Monday, July 26, 2010

The Great Debate

The Evil Dead vs Evil Dead II- Kellen Terrett

There are a few questions that come to mind when I think about this debate. Most of them are about how you distinguish a film from a series. I can say that Star Wars Episode V: The Empire Strikes Back can stand on it’s own without its predecessor. This comes from the serialized nature of what Lucas’s larger vision of the film was, and why we could have Episode IV twenty years before anyone had seen the war atrocities of the clone wars. From the reference point of Star Wars I present my guidelines for this debate.

-Does the film continue to build upon the mythos of the world?
-Does the film stand on it’s own as a film rather than a chapter?
-Does the film stand up to others in the genre? Does it still stand up?

The Evil Dead (Raimi, 1981) is a nearly perfect horror film. It’s one of my favorite all time horrors and comedies, a feat that is seen to often and rarely done well. The balance between suspense, low-fi cinematography and a rock solid story is only enhanced by the all to self aware ensemble cast lead by Bruce Campbell. The Evil Dead makes a Pastiche of horror films gore and hyper violences while embracing the inherent camp.

It’s impossible not to laugh at it, which takes away from it’s credibility, because the laughter comes at the expense of the film. At times it feels like I’m watching something my friends in high school made, when we were trying to make a serious horror film. Despite the low budget and hackney special effects, the film works through it, and stands beside it’s rough edges like a proud parent. These moments are what make The Evil Dead such an enjoyable viewing experience.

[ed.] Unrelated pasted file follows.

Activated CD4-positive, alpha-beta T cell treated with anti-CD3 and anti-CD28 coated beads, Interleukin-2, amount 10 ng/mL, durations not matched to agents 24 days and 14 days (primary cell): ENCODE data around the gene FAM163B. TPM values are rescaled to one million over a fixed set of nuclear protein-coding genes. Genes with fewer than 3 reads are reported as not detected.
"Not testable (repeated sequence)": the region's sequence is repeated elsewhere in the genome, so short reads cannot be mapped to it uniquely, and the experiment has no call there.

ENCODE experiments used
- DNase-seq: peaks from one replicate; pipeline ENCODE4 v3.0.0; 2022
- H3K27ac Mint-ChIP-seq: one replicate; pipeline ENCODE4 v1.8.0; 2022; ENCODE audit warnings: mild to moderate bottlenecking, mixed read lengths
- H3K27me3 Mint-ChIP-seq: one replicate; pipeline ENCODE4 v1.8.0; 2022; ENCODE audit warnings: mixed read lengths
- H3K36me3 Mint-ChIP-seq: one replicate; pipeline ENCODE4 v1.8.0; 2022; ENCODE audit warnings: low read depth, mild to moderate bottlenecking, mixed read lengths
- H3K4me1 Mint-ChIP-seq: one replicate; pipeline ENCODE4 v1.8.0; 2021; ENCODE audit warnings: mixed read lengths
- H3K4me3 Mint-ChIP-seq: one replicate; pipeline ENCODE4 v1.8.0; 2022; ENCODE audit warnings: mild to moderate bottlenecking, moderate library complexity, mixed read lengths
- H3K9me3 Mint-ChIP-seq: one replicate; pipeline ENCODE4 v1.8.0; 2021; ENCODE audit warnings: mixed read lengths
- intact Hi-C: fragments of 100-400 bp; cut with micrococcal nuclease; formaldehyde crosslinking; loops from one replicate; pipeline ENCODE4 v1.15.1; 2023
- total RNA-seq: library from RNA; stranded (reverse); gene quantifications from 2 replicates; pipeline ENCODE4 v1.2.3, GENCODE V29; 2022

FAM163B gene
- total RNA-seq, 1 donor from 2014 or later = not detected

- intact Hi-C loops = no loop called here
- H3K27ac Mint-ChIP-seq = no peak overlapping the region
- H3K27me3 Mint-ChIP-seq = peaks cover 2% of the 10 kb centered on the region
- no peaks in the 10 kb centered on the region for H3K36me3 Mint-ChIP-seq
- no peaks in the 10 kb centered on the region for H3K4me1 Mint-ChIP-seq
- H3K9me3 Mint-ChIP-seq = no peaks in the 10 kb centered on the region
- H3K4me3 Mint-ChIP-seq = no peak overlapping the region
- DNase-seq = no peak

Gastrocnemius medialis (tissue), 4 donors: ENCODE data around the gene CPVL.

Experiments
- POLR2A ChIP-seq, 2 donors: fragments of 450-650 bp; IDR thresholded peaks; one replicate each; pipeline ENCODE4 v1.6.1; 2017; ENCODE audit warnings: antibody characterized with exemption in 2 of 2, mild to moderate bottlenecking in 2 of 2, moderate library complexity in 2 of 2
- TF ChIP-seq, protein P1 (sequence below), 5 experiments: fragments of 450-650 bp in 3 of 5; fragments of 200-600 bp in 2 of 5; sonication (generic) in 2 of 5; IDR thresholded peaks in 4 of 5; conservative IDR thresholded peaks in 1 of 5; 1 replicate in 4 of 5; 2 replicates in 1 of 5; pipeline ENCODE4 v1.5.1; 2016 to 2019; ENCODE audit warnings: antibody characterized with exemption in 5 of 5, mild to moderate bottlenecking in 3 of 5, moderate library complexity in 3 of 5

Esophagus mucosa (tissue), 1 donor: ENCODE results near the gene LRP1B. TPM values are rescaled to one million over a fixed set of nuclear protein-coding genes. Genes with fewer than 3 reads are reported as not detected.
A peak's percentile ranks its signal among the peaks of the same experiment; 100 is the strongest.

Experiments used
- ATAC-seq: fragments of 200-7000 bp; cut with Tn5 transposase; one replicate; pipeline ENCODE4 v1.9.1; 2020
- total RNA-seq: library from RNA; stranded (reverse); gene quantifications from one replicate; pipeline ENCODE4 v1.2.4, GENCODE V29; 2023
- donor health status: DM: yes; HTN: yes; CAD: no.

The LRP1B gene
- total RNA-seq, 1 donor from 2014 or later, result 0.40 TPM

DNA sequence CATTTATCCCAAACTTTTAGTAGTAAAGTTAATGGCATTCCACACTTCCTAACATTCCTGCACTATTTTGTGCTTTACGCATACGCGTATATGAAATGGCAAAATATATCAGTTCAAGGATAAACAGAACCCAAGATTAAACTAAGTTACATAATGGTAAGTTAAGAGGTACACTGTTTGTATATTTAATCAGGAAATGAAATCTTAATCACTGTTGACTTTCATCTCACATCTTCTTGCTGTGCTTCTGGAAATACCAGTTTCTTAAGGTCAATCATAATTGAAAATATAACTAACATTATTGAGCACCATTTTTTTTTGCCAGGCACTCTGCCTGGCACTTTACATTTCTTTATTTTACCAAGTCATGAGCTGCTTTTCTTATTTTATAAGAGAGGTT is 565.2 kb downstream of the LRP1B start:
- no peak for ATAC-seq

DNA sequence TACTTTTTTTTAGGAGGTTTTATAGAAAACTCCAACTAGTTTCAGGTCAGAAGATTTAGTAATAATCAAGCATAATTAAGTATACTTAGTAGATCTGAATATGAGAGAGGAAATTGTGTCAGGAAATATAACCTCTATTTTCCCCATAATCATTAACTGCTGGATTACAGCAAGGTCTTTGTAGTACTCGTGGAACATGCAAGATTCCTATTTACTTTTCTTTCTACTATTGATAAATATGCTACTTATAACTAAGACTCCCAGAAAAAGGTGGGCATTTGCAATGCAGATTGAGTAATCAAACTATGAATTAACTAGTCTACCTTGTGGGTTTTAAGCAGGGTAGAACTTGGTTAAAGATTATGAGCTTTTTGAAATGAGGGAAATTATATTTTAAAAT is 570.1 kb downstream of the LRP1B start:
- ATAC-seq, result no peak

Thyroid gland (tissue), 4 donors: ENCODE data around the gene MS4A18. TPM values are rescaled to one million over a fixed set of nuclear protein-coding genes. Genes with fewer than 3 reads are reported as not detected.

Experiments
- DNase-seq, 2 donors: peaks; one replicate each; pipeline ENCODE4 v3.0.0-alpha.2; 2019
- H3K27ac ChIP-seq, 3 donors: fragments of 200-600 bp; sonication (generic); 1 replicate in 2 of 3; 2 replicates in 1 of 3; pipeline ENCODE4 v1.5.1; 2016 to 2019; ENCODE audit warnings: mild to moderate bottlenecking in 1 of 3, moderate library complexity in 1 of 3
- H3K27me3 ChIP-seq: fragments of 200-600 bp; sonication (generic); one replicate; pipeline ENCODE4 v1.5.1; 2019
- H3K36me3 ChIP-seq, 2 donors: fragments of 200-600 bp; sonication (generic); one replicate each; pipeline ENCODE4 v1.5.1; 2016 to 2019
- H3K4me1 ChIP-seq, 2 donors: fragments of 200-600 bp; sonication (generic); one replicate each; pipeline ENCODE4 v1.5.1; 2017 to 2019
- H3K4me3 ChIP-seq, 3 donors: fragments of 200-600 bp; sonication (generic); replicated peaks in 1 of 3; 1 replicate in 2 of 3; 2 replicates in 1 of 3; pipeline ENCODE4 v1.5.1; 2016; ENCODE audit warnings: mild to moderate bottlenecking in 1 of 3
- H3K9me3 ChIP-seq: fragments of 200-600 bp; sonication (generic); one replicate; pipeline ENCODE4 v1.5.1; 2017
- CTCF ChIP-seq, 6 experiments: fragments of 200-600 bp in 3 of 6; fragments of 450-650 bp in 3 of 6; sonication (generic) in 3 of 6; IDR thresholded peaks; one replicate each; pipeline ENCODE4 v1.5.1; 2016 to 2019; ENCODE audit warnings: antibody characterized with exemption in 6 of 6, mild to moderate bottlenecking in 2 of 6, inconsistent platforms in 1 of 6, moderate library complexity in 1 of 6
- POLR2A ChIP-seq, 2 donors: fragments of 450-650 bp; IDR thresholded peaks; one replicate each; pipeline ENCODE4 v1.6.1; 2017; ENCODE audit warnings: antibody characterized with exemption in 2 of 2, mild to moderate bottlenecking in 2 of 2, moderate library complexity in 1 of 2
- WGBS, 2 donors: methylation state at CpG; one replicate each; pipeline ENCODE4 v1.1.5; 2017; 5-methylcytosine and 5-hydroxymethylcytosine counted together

That said, Evil Dead II (Raimi, 1987) is the better film, and here’s why...

Does the film continue to build upon the mythos of the world? One Word; Necronomicon. Raimi inserts the book of the dead in The Evil Dead but expands it in Evil Dead II to be thee Necronomicaon from H.P. Lovecraft’s twisted stories. The tapes from the first film are there, and are expanded upon, in terms of their demonic origin. Even Ash (Campbell) is fully fleshed out, even giving us a smaller, impish version of his evil self personified.
Does the film stand on it’s own as a film rather than a chapter? The first 20 minutes of Evil Dead II are an abridged version of The Evil Dead. Yep. Go back, and watch it. The highlighted moments from the ED and the stored within EDII. This alone allows EDII to stand alone as an idea. Some could even say the EDII is the true beginning of the Army of Darkness Trilogy* and ED is simply an extended prologue.

Does the film stand up to others in the genre? In 1987 EDII was released, and so was another seminal horror film that launched another major hollywood star, Bad Taste by Peter Jackson. Bad Taste has some of the best moments of pure comic gore and horror ever captured, and for this ED wins because EDII hadn’t come out. But EVII’s influence crosses genres like the classic FPS Duke Nukem, combining over the top action and crewed humor.

Does it still stand up? Did anyone catch The Evil Dead Musical?!? Taking from all three films (ED, EDII, AoD) the staged Broadway hit ran for more than a year to major success. Moments from EDII and Ash’s signature chain saw are found in Spider Man II (Raimi, 2004), though this is not an homage but more the Raimi making the fans of both films cheer with delight!

I’m certainly not saying that The Evil Dead is a poor film. To this day the ending where the great unseen evil chases Ash haunts me. To be Evil Dead II has always been the strongest in the series, mostly because it expands and heightens all aspects of what the films stand for.

And if none of that is enough to move you into the EDII camp, then I've pose this last point; Catch Phrases.
- I'll swallow your soul! I'll swallow your soul! I'll swallow your soul!
- You're goin' down. Chainsaw.

*E.D. III/IV in development.